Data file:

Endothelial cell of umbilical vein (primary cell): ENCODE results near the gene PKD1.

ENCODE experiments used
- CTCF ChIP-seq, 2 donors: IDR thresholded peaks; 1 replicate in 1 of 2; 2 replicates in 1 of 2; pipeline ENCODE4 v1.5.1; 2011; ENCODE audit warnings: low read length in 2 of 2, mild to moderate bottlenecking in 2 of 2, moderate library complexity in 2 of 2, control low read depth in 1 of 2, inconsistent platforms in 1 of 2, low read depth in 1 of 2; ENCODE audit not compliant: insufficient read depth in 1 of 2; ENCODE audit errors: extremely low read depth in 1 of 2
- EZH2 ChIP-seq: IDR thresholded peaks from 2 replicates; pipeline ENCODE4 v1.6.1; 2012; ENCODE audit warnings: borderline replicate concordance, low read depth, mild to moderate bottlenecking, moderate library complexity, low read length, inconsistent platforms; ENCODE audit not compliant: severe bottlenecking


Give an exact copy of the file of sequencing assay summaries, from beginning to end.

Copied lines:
Endothelial cell of umbilical vein (primary cell): ENCODE results near the gene PKD1.

ENCODE experiments used
- CTCF ChIP-seq, 2 donors: IDR thresholded peaks; 1 replicate in 1 of 2; 2 replicates in 1 of 2; pipeline ENCODE4 v1.5.1; 2011; ENCODE audit warnings: low read length in 2 of 2, mild to moderate bottlenecking in 2 of 2, moderate library complexity in 2 of 2, control low read depth in 1 of 2, inconsistent platforms in 1 of 2, low read depth in 1 of 2; ENCODE audit not compliant: insufficient read depth in 1 of 2; ENCODE audit errors: extremely low read depth in 1 of 2
- EZH2 ChIP-seq: IDR thresholded peaks from 2 replicates; pipeline ENCODE4 v1.6.1; 2012; ENCODE audit warnings: borderline replicate concordance, low read depth, mild to moderate bottlenecking, moderate library complexity, low read length, inconsistent platforms; ENCODE audit not compliant: severe bottlenecking